Monday, January 30, 2006

Dog ears and C.S. Lewis

Tess is a mutt – a combination, I think, of every possible type of dog you can imagine. Blessed with a generally good disposition, she is not terribly smart, even for a dog. Not long ago, Tess became clearly distressed by itching ears. She clawed and scratched and pushed the side of her head across the carpet. So I held Tess still as my wife squirted some medication into the dog’s ears. Tess was not pleased.

And that made me think of C.S. Lewis.

His book “The Problem of Pain” gives us an analogy of the care of a dog and God’s care of us all. A good pet owner doesn’t let the dog merely follow its natural impulses. Instead, the owner washes it, house-trains it and teaches it to behave. While that’s happening, the dog might question the “goodness” of the owner, Lewis wrote. But after it’s all finished, the dog is introduced to a world of affection, loyalty and – my favorite part of Lewis’ analogy – “comforts entirely beyond its animal destiny ….”

Comforts entirely beyond its animal destiny. Those are comforts that the struggling puppy cannot even conceive. Yet the comforts are real and available.

Lewis, who had his own share of personal pain, wasn’t trying to dismiss human suffering or tribulation. He wasn’t suggesting that people are really like dogs. What he did suggest: Submitting to God’s care was not automatic or easy in his 1940 era, and it is certainly no easier now.

Was my stroke part of God's care? I'm not a big believer of coincidences or random events – so yes, I believe so. To what end? That will be unknown until I see the day that Lewis described: Comforts entirely beyond my own animal destiny.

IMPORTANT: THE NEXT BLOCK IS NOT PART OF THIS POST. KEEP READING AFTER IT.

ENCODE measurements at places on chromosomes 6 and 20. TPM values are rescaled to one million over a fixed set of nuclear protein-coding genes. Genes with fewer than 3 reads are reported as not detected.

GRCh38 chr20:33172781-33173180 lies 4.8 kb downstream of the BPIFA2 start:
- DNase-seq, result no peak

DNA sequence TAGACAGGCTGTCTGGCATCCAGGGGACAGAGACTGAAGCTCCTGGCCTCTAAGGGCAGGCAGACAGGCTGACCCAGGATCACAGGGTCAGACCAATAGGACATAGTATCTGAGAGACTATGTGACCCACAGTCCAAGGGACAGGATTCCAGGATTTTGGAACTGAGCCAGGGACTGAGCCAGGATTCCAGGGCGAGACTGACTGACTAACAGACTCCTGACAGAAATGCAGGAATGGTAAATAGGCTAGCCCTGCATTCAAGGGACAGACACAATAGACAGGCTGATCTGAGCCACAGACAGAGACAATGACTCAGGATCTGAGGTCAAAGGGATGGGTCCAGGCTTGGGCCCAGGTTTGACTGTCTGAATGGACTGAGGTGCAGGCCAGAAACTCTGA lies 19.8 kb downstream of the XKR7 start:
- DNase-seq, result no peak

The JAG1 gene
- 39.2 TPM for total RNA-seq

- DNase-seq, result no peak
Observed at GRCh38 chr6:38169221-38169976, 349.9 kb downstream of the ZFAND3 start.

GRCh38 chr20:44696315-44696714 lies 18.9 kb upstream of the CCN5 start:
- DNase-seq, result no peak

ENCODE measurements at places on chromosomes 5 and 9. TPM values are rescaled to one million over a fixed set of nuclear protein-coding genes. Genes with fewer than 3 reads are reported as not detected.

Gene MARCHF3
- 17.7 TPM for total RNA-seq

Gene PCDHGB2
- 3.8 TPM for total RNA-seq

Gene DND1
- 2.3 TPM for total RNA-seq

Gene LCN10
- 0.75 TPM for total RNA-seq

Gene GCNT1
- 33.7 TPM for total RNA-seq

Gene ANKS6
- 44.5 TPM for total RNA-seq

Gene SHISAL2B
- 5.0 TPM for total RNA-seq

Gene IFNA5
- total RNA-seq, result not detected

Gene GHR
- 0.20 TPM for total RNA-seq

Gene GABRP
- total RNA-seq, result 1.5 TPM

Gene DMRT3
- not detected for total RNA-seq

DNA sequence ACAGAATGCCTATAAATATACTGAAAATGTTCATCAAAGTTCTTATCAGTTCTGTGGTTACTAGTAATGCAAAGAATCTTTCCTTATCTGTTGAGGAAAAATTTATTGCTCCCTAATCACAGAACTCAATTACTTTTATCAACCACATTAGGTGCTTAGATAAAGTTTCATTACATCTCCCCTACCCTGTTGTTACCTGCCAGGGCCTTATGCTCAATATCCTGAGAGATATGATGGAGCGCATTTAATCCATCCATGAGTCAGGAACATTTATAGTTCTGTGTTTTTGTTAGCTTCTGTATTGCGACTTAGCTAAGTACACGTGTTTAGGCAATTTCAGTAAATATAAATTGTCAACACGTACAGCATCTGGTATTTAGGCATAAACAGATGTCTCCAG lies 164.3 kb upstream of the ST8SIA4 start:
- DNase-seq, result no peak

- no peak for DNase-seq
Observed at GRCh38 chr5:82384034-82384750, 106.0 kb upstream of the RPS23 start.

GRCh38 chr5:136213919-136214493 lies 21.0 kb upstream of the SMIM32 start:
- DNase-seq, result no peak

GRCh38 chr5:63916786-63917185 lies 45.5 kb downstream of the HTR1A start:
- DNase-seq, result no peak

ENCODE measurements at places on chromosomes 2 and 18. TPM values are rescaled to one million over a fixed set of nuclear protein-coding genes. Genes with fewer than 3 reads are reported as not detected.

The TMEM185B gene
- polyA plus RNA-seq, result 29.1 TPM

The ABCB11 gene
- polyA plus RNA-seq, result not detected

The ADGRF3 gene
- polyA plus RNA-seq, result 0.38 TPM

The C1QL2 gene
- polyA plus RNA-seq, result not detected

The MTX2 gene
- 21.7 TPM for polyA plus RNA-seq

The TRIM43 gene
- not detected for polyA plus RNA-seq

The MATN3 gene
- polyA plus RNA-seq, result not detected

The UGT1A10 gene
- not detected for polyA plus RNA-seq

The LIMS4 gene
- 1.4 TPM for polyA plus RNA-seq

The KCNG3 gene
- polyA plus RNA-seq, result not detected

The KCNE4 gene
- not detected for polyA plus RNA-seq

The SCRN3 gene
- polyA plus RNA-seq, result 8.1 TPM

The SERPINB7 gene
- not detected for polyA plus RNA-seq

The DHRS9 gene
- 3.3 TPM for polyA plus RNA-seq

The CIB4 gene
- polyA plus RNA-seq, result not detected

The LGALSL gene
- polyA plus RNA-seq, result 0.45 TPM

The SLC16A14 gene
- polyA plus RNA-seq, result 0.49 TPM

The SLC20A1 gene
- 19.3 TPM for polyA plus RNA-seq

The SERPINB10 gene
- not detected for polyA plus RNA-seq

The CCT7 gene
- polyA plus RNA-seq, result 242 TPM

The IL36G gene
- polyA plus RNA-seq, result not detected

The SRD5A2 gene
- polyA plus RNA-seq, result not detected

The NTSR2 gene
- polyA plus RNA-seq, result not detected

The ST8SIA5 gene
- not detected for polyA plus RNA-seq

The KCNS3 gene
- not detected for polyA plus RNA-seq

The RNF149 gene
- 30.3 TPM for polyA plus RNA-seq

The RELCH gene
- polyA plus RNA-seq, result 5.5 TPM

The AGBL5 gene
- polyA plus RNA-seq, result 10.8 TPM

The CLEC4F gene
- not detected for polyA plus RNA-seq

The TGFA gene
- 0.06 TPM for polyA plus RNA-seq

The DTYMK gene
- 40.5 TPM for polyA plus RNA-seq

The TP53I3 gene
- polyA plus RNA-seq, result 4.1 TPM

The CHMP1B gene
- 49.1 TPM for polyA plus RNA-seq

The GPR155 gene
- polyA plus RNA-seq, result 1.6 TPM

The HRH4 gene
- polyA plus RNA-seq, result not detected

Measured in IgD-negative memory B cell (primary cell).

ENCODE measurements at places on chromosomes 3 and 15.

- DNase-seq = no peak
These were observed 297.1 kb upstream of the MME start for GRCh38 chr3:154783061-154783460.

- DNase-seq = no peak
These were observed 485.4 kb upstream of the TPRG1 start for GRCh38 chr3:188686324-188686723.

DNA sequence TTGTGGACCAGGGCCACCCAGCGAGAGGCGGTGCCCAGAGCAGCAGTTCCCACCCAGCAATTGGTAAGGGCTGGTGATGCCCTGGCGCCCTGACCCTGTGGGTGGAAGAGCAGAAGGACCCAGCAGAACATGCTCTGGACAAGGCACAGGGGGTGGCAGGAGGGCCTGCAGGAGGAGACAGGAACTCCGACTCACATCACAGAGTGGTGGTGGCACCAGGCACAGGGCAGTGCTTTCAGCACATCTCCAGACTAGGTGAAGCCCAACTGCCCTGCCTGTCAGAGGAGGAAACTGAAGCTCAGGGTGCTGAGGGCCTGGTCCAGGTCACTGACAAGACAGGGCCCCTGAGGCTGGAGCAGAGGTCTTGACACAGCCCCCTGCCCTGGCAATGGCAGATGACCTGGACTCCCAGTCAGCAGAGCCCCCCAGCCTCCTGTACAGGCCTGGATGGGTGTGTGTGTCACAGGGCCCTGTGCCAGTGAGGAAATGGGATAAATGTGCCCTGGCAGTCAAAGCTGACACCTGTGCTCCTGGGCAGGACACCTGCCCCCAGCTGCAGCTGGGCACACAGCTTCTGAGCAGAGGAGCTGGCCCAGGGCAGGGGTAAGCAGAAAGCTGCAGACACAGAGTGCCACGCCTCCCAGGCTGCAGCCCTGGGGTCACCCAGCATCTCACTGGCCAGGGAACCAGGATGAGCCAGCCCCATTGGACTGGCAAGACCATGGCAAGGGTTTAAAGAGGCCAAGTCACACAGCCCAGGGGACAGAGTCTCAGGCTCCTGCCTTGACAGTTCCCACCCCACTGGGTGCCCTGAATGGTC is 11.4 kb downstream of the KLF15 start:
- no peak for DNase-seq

Thursday, January 19, 2006

Finding inspiration around you

Stroke survivor Dick Clark's New Year's Eve appearance on television was, no question, admirable. While, according to USA Today, it revealed some societal uneasiness with stroke victims, Clark also gave some inspiration to stroke survivors and families.

That being said, there's someone closer to home who gives me inspiration. I'll call him L. If he reads this, he'll know who I'm talking about. L, an elderly man, had a stroke a few years ago and serves as an inspiration to many.

He knows what it means to struggle, and he knows he'll have health difficulties in the future. He doesn't sugarcoat that. But to hear L talk about his life experiences and his unshakeable faith gives a boost to my own faith.

So by all means, admire an appropriate public figure like Clark who gives needed attention to stroke survivors. But better yet, find your own L, someone you can connect with personally, and let his or her faith strengthen your own. Then go out and be an L to someone else. That's one of my own goals.